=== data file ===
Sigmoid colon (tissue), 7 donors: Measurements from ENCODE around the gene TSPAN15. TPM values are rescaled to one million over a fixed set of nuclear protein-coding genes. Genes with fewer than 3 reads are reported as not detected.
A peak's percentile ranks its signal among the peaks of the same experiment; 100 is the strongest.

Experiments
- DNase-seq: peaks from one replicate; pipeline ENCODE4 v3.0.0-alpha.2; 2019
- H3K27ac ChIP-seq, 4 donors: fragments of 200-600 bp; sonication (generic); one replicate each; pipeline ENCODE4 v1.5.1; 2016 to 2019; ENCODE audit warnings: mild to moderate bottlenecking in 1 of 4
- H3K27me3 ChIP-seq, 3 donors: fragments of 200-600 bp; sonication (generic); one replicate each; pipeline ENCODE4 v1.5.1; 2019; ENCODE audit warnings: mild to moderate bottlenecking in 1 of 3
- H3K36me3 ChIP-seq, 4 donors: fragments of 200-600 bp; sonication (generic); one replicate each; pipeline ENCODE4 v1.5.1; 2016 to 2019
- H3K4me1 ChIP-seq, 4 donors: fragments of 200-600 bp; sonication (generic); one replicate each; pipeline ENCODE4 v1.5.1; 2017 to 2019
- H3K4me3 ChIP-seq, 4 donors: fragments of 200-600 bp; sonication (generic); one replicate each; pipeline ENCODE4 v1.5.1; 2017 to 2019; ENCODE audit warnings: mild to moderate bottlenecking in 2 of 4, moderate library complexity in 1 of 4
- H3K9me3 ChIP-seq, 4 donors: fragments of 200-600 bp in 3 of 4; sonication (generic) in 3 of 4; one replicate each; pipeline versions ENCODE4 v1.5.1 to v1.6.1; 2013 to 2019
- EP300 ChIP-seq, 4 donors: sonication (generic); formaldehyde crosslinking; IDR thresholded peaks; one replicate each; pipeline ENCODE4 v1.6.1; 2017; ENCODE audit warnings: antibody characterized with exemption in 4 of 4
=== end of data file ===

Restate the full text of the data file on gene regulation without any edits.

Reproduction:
Sigmoid colon (tissue), 7 donors: Measurements from ENCODE around the gene TSPAN15. TPM values are rescaled to one million over a fixed set of nuclear protein-coding genes. Genes with fewer than 3 reads are reported as not detected.
A peak's percentile ranks its signal among the peaks of the same experiment; 100 is the strongest.

Experiments
- DNase-seq: peaks from one replicate; pipeline ENCODE4 v3.0.0-alpha.2; 2019
- H3K27ac ChIP-seq, 4 donors: fragments of 200-600 bp; sonication (generic); one replicate each; pipeline ENCODE4 v1.5.1; 2016 to 2019; ENCODE audit warnings: mild to moderate bottlenecking in 1 of 4
- H3K27me3 ChIP-seq, 3 donors: fragments of 200-600 bp; sonication (generic); one replicate each; pipeline ENCODE4 v1.5.1; 2019; ENCODE audit warnings: mild to moderate bottlenecking in 1 of 3
- H3K36me3 ChIP-seq, 4 donors: fragments of 200-600 bp; sonication (generic); one replicate each; pipeline ENCODE4 v1.5.1; 2016 to 2019
- H3K4me1 ChIP-seq, 4 donors: fragments of 200-600 bp; sonication (generic); one replicate each; pipeline ENCODE4 v1.5.1; 2017 to 2019
- H3K4me3 ChIP-seq, 4 donors: fragments of 200-600 bp; sonication (generic); one replicate each; pipeline ENCODE4 v1.5.1; 2017 to 2019; ENCODE audit warnings: mild to moderate bottlenecking in 2 of 4, moderate library complexity in 1 of 4
- H3K9me3 ChIP-seq, 4 donors: fragments of 200-600 bp in 3 of 4; sonication (generic) in 3 of 4; one replicate each; pipeline versions ENCODE4 v1.5.1 to v1.6.1; 2013 to 2019
- EP300 ChIP-seq, 4 donors: sonication (generic); formaldehyde crosslinking; IDR thresholded peaks; one replicate each; pipeline ENCODE4 v1.6.1; 2017; ENCODE audit warnings: antibody characterized with exemption in 4 of 4